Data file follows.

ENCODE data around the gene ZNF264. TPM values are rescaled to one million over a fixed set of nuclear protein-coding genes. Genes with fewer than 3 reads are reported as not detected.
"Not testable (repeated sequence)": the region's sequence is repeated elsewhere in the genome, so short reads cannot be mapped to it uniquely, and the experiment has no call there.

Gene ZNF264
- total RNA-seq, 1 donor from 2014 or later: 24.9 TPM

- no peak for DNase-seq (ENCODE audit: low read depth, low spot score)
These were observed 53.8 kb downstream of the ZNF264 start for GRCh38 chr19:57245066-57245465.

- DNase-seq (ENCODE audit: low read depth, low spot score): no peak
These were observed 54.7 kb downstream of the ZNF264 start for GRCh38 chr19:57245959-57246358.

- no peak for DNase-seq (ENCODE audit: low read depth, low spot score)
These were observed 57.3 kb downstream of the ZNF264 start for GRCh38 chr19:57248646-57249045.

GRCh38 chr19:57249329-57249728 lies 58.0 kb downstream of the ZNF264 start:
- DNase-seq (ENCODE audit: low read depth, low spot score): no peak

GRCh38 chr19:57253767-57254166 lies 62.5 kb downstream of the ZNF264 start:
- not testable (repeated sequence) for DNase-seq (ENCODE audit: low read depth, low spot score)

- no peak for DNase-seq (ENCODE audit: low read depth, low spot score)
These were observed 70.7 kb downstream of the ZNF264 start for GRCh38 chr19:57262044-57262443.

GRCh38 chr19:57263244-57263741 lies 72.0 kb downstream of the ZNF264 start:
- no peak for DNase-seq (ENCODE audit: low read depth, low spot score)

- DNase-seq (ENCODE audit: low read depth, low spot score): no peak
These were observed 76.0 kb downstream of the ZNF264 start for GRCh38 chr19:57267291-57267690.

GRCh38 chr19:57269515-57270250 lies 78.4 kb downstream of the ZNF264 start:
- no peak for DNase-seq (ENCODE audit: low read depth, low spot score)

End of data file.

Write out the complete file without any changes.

ENCODE data around the gene ZNF264. TPM values are rescaled to one million over a fixed set of nuclear protein-coding genes. Genes with fewer than 3 reads are reported as not detected.
"Not testable (repeated sequence)": the region's sequence is repeated elsewhere in the genome, so short reads cannot be mapped to it uniquely, and the experiment has no call there.

Gene ZNF264
- total RNA-seq, 1 donor from 2014 or later: 24.9 TPM

- no peak for DNase-seq (ENCODE audit: low read depth, low spot score)
These were observed 53.8 kb downstream of the ZNF264 start for GRCh38 chr19:57245066-57245465.

- DNase-seq (ENCODE audit: low read depth, low spot score): no peak
These were observed 54.7 kb downstream of the ZNF264 start for GRCh38 chr19:57245959-57246358.

- no peak for DNase-seq (ENCODE audit: low read depth, low spot score)
These were observed 57.3 kb downstream of the ZNF264 start for GRCh38 chr19:57248646-57249045.

GRCh38 chr19:57249329-57249728 lies 58.0 kb downstream of the ZNF264 start:
- DNase-seq (ENCODE audit: low read depth, low spot score): no peak

GRCh38 chr19:57253767-57254166 lies 62.5 kb downstream of the ZNF264 start:
- not testable (repeated sequence) for DNase-seq (ENCODE audit: low read depth, low spot score)

- no peak for DNase-seq (ENCODE audit: low read depth, low spot score)
These were observed 70.7 kb downstream of the ZNF264 start for GRCh38 chr19:57262044-57262443.

GRCh38 chr19:57263244-57263741 lies 72.0 kb downstream of the ZNF264 start:
- no peak for DNase-seq (ENCODE audit: low read depth, low spot score)

- DNase-seq (ENCODE audit: low read depth, low spot score): no peak
These were observed 76.0 kb downstream of the ZNF264 start for GRCh38 chr19:57267291-57267690.

GRCh38 chr19:57269515-57270250 lies 78.4 kb downstream of the ZNF264 start:
- no peak for DNase-seq (ENCODE audit: low read depth, low spot score)